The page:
Wunderlich, who became a mother while she was a grad student, developed a unique strategy for keeping motivated. She had to pay a babysitter while she was in the studio, so she had to make each hour in the studio worth at least the fee she was paying the sitter. Although she is now beyond needing babysitters, ensuring that her time in the studio is highly productive has carried on. I did the same thing while earning an advanced degree and raising young children: I calculated the daily cost of my tuition and pasted it on my computer. Each day, I tried to make sure I got my money’s worth, and this self-imposed pressure kept me working nights when I would rather have gone to bed.
Dalglish, both a potter and a musician, says that participating in a different art form feeds her creativity in the ceramics studio. Other interviewees mentioned that they take classes or workshops or teach in a different medium, and find it energizes their studio work. Marinuzzi deliberately gives herself assignments that get her out of her comfort zone. And yet Johnston and Dalglish counsel that to make good work in the studio, a person needs to follow inspiration rather than make work they feel they should make. Making what feeds your soul must be not be forgotten as you balance the pressures from sales, shows, and patrons.
Move Yourself Up on the “To Do” List
Many of the women talked about having to learn to make taking care of themselves a priority, particularly after falling ill. As Dalglish put it, “It’s a cliché but hard to internalize. A person can’t be effective without first tending to one’s needs. I learned this when my youngest child was ill and not sleeping. I got exhausted and anxious. At that time, I was able to make only tried-and-true work in the studio, nothing new or risky. Tending to myself is not only about the physical and mental, but also about tending to my creative side.” Having enough energy to do the balancing act requires sleep, healthy eating, and some sort of exercise.
Many of us may already know about those last three requirements, but giving ourselves permission to invest the time to do them is key. Several interviewees told me stories about getting run down and being exhausted, and how their creativity waned as a result. It seems women are socialized to put themselves last on their “to do” list, and unlearning that is hard work. Yet several of these women have ways to self-care that work for them.
Marinuzzi’s current arts project to raise money for a pottery village in India requires her to walk four to five miles a day. She sometimes includes her children in her walk, which is good for their health, too. Her walks serve as time to think and reflect. Cary Esser’s reading time is her source of solitude and re-energizing; often a mental light bulb goes on regarding a problem unrelated to the storyline. Helms has taken to heart her mom’s advice that “taking time to rest is productive time.” She walks or bikes to her other jobs to get exercise. Wunderlich took up running at age forty. Running first thing in the morning gives her energy until around ten o’clock in the evening. Dalglish, mother of two young girls, sets aside “personally focused time,” which may be simply a few minutes of restorative peace and quiet in meditation or a short walk. Here’s Johnston’s routine for staying healthy and centered: “When I awaken, I stretch and move my body while in bed to get everything working, then I give gratitude for my life and those I love, and take a moment to meditate. Out of bed, I make my lists for our home life and the studio, brew coffee, make my toast, and am ready to go. I get into the studio by 9 a.m.; a good day is one in which I get in six to eight hours of good work.”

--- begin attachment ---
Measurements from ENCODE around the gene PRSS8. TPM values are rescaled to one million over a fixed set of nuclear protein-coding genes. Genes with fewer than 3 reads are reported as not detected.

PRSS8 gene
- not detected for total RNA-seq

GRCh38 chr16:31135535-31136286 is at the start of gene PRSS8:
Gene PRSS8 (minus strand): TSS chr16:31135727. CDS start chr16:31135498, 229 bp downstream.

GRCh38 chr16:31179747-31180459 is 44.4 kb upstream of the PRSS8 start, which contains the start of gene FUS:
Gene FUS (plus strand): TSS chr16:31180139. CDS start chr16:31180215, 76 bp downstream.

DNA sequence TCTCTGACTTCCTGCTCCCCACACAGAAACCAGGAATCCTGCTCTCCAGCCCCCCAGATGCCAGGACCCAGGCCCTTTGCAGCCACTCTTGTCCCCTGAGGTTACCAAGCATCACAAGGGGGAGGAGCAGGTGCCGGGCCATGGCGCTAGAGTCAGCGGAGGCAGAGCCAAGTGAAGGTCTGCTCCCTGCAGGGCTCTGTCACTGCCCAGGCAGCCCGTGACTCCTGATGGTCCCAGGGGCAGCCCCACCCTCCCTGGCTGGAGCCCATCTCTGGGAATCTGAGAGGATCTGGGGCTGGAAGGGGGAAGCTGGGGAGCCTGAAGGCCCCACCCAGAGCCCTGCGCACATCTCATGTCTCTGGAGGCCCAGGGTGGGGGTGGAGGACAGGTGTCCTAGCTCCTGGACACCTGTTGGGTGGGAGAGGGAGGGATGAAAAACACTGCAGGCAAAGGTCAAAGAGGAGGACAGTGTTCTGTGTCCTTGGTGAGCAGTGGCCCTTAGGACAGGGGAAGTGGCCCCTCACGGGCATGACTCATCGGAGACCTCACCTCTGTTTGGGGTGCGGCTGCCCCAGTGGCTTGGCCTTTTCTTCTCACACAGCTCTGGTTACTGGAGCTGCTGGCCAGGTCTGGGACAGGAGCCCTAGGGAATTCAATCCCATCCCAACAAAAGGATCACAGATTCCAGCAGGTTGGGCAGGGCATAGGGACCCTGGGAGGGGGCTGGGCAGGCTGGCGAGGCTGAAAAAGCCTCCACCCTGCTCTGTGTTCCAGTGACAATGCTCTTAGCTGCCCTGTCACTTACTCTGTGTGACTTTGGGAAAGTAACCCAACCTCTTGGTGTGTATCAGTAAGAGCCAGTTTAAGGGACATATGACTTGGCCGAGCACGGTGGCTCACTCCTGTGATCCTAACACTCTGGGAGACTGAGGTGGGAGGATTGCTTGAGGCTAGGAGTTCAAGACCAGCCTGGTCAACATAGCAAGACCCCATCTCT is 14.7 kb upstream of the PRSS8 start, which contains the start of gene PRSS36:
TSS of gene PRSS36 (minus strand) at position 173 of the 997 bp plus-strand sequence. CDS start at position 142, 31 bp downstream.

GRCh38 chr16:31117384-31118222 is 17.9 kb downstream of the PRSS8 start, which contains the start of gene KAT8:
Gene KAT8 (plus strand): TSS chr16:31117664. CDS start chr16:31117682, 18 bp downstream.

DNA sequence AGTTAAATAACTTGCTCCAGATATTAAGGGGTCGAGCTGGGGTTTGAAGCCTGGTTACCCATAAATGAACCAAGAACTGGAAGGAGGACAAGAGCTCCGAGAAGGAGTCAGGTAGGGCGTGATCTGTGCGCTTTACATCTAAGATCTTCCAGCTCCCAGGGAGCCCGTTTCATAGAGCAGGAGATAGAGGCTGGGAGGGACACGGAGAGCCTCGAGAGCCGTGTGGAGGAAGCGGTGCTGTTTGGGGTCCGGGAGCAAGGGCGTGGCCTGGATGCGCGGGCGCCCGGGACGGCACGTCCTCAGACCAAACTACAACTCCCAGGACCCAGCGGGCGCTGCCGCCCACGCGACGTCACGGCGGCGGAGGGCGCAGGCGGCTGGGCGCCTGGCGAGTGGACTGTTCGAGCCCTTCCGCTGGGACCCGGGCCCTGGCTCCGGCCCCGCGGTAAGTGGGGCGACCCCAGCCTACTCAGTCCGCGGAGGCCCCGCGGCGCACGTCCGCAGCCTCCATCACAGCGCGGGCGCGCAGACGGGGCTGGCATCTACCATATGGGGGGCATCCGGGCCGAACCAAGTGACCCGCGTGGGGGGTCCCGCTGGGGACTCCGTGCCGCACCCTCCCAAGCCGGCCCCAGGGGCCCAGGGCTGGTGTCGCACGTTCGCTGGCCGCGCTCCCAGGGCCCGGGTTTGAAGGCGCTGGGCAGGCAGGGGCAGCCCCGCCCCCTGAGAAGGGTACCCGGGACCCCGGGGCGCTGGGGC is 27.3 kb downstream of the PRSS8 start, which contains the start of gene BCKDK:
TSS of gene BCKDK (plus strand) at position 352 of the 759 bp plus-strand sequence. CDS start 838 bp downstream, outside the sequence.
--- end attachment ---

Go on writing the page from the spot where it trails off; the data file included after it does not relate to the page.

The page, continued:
Summary of Wisdom
As several of the more established artists noted, perseverance and confidence are important, particularly during the times when other parts of life demand time way from the studio.
Take the long view and remember that circumstances keep changing. There will be times when other activities must take precedence over studio work: caregiving the young or old or attending to your health. Other times, you will have more studio time. So don’t stress about when you have less. Keep doing what you can, even in small bits. Knowing your biological clock is important to staying healthy and maintaining your practice. Among the ten women, there were both “larks” and “owls.” Determine which you are, and reserve the appropriate times for your studio work. Assess your needs and desires, then use your creativity and innovation to craft your definitions and standards for the roles of woman, artist, mother, wife, or homemaker. Surround yourself with others who believe in you and support you. Make sure that self-care is high on your list to ensure your physical, mental, and creative stamina for doing quality work. Check your perfectionism inside your studio (or corner).
Janis Mars Wunderlich has been working as both a full-time artist and mother of five for over twenty-five years. She recently experienced a significant life transition and currently lives in Columbus, Ohio. She is in her forties, commutes ninety minutes to teach at a university and yet, still finds time to run marathons.